The balloon-borne experiment with a superconducting spectrometer (BESS) has performed cosmic-ray observations as a US-Japan cooperative space science program, and has provided fundamental data on cosmic rays to study elementary particle phenomena in the early Universe. The BESS experiment has measured the energy spectra of cosmic-ray antiprotons to investigate signatures of possible exotic origins such as dark matter candidates or primordial black holes. and searched for heavier antinuclei that might reach Earth from antimatter domains formed in the early Universe. The apex of the BESS program was reached with the Antarctic flight of BESS-Polar II, during the 2007- 2008 Austral Summer, that obtained over 4.7 billion cosmic-ray events from 24.5 days of observation. The flight took place at the expected solar minimum, when the sensitivity of the low-energy antiproton measurements to a primary source is greatest. Here, we report the scientific restults, focusing on the long-duration flights of BESS-Polar I (2004) and BESS-Polar II (2007-2008).

  8. High Performance Grinding and Advanced Cutting Tools

    CERN Document Server

    Jackson, Mark J

    2013-01-01

    High Performance Grinding and Advanced Cutting Tools discusses the fundamentals and advances in high performance grinding processes, and provides a complete overview of newly-developing areas in the field. Topics covered are grinding tool formulation and structure, grinding wheel design and conditioning and applications using high performance grinding wheels. Also included are heat treatment strategies for grinding tools, using grinding tools for high speed applications, laser-based and diamond dressing techniques, high-efficiency deep grinding, VIPER grinding, and new grinding wheels.

  9. Strategy Guideline: High Performance Residential Lighting

    Energy Technology Data Exchange (ETDEWEB)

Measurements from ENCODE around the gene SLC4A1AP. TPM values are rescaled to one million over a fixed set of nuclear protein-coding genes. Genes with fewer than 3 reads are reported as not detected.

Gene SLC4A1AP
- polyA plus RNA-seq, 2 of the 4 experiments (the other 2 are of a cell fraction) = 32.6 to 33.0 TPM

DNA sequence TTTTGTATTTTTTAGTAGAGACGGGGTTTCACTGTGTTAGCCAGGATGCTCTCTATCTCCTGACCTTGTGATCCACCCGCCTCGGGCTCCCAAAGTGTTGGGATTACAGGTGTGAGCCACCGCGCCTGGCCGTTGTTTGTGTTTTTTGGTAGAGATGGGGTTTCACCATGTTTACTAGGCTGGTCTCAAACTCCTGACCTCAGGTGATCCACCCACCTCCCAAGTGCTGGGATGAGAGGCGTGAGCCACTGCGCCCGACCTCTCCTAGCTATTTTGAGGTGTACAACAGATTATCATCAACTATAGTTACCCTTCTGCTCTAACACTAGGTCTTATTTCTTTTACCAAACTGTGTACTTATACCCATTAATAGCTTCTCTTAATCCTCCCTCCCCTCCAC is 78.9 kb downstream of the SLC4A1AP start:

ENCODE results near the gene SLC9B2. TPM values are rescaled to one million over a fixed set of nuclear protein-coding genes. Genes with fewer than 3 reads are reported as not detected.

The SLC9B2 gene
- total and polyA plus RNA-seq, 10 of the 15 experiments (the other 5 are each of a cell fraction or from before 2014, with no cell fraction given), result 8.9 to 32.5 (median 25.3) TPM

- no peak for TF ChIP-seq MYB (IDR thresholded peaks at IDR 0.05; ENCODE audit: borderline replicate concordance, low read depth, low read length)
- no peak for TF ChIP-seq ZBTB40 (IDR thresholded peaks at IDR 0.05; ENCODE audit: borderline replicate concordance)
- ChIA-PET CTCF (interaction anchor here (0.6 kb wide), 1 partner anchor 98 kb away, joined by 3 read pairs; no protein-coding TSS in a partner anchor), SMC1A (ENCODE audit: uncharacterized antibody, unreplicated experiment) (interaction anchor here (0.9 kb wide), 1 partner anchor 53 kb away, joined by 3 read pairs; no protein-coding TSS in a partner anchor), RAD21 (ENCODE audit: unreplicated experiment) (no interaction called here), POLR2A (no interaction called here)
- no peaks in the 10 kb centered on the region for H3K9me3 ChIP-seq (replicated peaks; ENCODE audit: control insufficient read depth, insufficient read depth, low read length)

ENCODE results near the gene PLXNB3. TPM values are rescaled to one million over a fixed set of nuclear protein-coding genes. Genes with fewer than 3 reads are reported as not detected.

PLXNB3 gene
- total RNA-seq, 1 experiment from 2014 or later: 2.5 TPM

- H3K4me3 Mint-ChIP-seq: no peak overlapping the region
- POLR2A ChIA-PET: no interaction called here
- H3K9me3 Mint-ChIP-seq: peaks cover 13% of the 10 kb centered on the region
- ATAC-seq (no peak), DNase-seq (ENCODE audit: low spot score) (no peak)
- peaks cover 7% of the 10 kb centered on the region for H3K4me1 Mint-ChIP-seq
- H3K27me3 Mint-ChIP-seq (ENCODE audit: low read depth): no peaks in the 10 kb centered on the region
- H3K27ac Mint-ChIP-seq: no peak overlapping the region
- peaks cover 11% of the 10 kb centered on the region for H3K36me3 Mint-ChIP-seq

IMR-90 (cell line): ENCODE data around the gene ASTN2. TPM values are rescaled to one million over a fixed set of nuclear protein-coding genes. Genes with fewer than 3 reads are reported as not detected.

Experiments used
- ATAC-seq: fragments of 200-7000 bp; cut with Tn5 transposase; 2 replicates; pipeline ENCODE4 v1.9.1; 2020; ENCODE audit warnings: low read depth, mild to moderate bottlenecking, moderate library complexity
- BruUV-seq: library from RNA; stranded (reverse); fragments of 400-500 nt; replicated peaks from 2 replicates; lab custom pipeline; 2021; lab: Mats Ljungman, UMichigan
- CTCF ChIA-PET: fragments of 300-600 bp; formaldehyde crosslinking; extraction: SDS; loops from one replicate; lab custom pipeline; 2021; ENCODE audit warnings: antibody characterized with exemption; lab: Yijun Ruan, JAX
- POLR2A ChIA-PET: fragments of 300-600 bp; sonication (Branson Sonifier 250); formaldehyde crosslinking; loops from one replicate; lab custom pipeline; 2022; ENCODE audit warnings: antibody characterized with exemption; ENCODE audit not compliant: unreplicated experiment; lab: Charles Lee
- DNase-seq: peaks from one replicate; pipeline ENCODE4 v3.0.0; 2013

Holton, J.

    2012-02-01

    The Strategy Guideline: High Performance Residential Lighting has been developed to provide a tool for the understanding and application of high performance lighting in the home. The high performance lighting strategies featured in this guide are drawn from recent advances in commercial lighting for application to typical spaces found in residential buildings. This guide offers strategies to greatly reduce lighting energy use through the application of high quality fluorescent and light emitting diode (LED) technologies. It is important to note that these strategies not only save energy in the home but also serve to satisfy the homeowner's expectations for high quality lighting.

  10. Carbon nanomaterials for high-performance supercapacitors

    OpenAIRE

    Tao Chen; Liming Dai

    2013-01-01

    Owing to their high energy density and power density, supercapacitors exhibit great potential as high-performance energy sources for advanced technologies. Recently, carbon nanomaterials (especially, carbon nanotubes and graphene) have been widely investigated as effective electrodes in supercapacitors due to their high specific surface area, excellent electrical and mechanical properties. This article summarizes the recent progresses on the development of high-performance supercapacitors bas...

  11. A position sensitive silicon detector for AEgIS (Antimatter Experiment: Gravity, Interferometry, Spectroscopy)

    CERN Multimedia

    Gligorova, A

    2014-01-01

    The AEḡIS experiment (Antimatter Experiment: Gravity, Interferometry, Spectroscopy) is located at the Antiproton Decelerator (AD) at CERN and studies antimatter. The main goal of the AEḡIS experiment is to carry out the first measurement of the gravitational acceleration for antimatter in Earth’s gravitational field to a 1% relative precision. Such a measurement would test the Weak Equivalence Principle (WEP) of Einstein’s General Relativity. The gravitational acceleration for antihydrogen will be determined using a set of gravity measurement gratings (Moiré deflectometer) and a position sensitive detector. The vertical shift due to gravity of the falling antihydrogen atoms will be detected with a silicon strip detector, where the annihilation of antihydrogen will take place. This poster presents part of the development process of this detector.

  12. Team Development for High Performance Management.

    Science.gov (United States)

    Schermerhorn, John R., Jr.

    1986-01-01

    The author examines a team development approach to management that creates shared commitments to performance improvement by focusing the attention of managers on individual workers and their task accomplishments. It uses the "high-performance equation" to help managers confront shared beliefs and concerns about performance and develop realistic…

  13. New interpretation of matter-antimatter asymmetry based on branes and possible observational consequences

    International Nuclear Information System (INIS)

    Cai Ronggen; Li Tong; Li Xueqian; Wang Xun

    2007-01-01